‘Um, maybe it’s the recreation for dementia patients, what is suitable or what is not suitable or some ways to keep them occupied… Yeah, because how do you prevent them from deteriorating? And then I tell her to exercise, she doesn’t exercise, so what to do?’ – P21/F/60.

‘Maybe, like for her case, dementia, there is different stages, right? So like, what to expect from stage 1, stage 2? How do we know? Or which stage she is in? or what are the how will she deteriorate in the future?’ – P13/F/50.

Aside from wanting to be equipped with coping and self-care strategies, such as dealing with difficult emotions and promoting good health, some participants noted that highlighting the importance of self-care would also benefit users.

‘Constantly feed this type of information – how to like self-care… You got to insist, you got to stress a bit you need to self-care or what are the self-care that you can do that kind of thing, that’s one thing. Second thing, the typical thing is the information like – you don’t feel guilty when you behave this and because of taking… when you struggle with them these sort of information yah.’ – P08/M/56.

List of supporting resources and helplines

Participants remarked that they often needed support in managing care for persons living with dementia; thus, having a list of resources that could direct them to the relevant services, suppliers of products needed (e.g., care equipment and accessories, toys, books, etc.) and helplines would be highly useful to them. While the commonly mentioned services that carers needed were focused on care for persons living with dementia, such as transportation (e.g., ambulance and wheelchair-friendly transport), care at centres (e.g., daycare, respite care and interim care), care at home (e.g., helper (relief, part-time or full-time), house call doctors, nurses) there were also some mentions of including resources that focused on carers’ wellbeing such as hotlines for counselling services.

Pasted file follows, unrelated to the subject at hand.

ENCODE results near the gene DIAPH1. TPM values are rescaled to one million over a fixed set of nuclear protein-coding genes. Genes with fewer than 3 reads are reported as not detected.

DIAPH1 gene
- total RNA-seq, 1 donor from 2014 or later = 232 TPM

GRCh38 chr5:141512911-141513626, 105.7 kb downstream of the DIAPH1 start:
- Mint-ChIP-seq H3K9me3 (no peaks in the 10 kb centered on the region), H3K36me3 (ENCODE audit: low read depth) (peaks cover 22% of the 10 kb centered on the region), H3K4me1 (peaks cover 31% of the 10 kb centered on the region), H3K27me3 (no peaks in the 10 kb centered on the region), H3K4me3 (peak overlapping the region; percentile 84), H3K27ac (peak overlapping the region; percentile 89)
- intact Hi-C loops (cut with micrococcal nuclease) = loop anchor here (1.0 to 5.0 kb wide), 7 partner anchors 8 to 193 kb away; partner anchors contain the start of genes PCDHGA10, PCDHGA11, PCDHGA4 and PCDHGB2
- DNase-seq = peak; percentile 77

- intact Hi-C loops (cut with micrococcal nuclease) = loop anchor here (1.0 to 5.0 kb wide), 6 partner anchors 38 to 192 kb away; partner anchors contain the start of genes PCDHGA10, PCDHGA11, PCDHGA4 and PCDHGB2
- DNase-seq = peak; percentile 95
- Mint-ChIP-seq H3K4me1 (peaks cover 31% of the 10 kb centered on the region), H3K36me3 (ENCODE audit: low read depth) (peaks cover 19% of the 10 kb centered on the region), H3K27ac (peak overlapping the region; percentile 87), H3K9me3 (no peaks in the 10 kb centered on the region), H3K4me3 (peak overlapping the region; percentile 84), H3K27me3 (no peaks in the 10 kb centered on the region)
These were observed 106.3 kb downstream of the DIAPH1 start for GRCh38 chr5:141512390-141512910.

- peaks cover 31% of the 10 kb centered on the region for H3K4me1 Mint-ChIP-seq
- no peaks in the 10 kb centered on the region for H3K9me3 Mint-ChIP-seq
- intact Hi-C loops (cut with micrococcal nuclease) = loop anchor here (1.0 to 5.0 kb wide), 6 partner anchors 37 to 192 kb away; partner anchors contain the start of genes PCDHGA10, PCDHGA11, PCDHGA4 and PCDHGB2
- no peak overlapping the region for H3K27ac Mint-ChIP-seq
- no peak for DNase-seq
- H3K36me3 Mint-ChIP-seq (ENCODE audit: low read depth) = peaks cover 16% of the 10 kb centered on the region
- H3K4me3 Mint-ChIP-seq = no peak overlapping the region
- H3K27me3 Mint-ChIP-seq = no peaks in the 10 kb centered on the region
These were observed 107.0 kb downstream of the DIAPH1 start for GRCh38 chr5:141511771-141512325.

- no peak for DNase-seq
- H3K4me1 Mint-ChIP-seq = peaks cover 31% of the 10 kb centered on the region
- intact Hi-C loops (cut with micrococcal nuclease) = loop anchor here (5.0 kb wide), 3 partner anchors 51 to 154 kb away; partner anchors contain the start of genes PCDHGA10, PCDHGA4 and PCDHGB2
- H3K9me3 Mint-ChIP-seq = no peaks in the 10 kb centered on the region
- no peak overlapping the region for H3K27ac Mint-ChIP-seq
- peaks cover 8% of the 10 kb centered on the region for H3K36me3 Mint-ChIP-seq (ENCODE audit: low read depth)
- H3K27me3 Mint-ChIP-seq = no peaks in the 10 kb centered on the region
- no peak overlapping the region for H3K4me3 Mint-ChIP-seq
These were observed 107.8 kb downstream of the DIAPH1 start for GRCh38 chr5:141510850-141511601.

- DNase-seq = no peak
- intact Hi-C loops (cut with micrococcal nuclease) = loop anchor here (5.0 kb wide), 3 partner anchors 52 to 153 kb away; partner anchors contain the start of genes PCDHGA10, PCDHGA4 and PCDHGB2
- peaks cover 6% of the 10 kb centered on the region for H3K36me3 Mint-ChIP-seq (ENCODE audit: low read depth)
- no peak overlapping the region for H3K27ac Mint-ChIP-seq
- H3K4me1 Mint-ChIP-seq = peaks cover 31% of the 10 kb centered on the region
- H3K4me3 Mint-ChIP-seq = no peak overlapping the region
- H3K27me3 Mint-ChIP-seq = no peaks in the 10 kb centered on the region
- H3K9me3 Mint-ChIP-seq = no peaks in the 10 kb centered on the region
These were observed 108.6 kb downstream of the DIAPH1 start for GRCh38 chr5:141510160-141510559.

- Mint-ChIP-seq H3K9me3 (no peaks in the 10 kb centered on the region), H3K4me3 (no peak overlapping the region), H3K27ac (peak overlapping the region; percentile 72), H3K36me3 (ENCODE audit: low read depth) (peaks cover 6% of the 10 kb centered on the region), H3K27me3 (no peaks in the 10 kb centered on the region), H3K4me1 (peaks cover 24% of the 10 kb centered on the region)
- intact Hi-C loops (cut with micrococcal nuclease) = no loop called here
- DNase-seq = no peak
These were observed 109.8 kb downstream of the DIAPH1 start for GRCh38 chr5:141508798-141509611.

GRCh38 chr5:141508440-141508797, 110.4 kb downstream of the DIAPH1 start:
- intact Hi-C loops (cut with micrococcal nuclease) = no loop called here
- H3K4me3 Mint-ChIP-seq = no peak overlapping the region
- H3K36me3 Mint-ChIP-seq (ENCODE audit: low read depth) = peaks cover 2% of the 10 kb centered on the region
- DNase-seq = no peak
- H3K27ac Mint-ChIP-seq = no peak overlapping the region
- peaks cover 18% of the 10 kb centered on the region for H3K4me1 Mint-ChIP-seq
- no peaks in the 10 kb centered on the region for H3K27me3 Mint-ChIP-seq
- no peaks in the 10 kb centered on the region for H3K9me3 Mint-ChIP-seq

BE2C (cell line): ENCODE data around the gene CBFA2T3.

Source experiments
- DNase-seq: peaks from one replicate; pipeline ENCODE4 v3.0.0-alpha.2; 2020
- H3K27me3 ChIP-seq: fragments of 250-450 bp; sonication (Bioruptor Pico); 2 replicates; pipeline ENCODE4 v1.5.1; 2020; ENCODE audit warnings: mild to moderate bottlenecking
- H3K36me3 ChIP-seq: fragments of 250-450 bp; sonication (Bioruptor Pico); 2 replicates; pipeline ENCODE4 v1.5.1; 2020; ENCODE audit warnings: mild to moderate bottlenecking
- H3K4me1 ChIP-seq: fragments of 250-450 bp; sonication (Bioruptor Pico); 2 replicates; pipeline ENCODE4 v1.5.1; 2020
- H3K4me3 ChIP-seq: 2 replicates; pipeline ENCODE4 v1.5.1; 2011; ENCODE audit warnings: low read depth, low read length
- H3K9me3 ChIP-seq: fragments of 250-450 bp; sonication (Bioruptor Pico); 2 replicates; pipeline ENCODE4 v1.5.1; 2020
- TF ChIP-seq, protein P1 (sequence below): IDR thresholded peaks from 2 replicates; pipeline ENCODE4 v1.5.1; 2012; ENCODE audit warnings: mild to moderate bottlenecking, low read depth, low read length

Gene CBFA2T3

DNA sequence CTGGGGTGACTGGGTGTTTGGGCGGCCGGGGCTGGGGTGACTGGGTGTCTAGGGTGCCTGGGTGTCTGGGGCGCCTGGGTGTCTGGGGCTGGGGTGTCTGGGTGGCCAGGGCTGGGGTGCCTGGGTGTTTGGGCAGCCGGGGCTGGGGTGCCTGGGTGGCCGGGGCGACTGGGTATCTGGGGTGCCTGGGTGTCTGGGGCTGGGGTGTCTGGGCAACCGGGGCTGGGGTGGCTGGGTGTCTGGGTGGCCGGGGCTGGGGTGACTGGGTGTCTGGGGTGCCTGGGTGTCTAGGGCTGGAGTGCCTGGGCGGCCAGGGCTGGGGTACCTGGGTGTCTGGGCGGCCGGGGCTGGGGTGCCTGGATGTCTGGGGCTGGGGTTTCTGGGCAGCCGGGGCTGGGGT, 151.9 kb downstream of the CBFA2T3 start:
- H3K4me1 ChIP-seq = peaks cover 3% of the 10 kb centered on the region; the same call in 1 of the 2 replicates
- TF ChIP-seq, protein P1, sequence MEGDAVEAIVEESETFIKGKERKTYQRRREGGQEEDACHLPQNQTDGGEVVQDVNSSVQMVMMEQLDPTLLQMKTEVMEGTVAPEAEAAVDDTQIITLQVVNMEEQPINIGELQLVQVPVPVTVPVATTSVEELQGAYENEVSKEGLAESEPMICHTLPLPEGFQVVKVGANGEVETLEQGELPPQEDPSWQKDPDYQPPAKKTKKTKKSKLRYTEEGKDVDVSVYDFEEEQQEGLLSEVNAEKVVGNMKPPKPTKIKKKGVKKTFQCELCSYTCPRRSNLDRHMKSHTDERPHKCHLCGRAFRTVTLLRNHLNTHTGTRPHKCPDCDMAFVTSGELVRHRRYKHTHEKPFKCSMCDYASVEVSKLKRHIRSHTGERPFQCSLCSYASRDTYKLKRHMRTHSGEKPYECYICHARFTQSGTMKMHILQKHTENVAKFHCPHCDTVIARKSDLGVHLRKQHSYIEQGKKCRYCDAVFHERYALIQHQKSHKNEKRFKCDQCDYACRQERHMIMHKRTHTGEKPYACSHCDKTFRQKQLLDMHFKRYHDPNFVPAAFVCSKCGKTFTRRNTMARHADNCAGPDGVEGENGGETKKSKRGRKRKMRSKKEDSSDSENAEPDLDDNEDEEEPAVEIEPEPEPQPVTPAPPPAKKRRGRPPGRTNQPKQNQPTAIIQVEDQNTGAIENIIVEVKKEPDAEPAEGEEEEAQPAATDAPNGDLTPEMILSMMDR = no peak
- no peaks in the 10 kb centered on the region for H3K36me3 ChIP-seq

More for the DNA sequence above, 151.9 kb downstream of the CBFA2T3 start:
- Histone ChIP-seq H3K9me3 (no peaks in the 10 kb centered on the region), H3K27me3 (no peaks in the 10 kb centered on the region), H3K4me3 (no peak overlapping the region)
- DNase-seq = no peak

‘Due to my contact, I know of a shop that sells elderly-friendly toys or dementia-friendly accessories. For example, they will have a pet cat; a cat feels like a real cat but have to sing songs, but it’s a mechanic toy for people with dementia or even babies. Yeah…so it will be good to list that as part of the app, so people will know that if I want to get resources like this, where can I get it, or maybe puzzles and stuff? Other than that, maybe medical equipment, that could be part of it.’ – P25/F/47.

Additionally, some participants suggested that carers could benefit from information on the relevant courses and workshops to support them in their caring journey and promote their overall well-being. One participant (P03/F/56) highlighted this by saying, “Um…maybe some courses also…courses where you can attend…yah. I know there is a course on mental health. Yeah, so some courses related for you to attend, which I think that will be helpful also.

In particular, a few carers who had helpers highlighted the need for a feature or resource list that facilitates connections with available helpers on a relief, part-time or full-time basis or respite care. This would be especially helpful when they or their helpers are unavailable to care for the person living with dementia. As one carer (P23/F/56) expressed, “Let’s say …if helper want to go off can send someone over for one day…for a few hours…maybe…don’t know whether they provide this kind of service…have this type of service.

Social and emotional support from support groups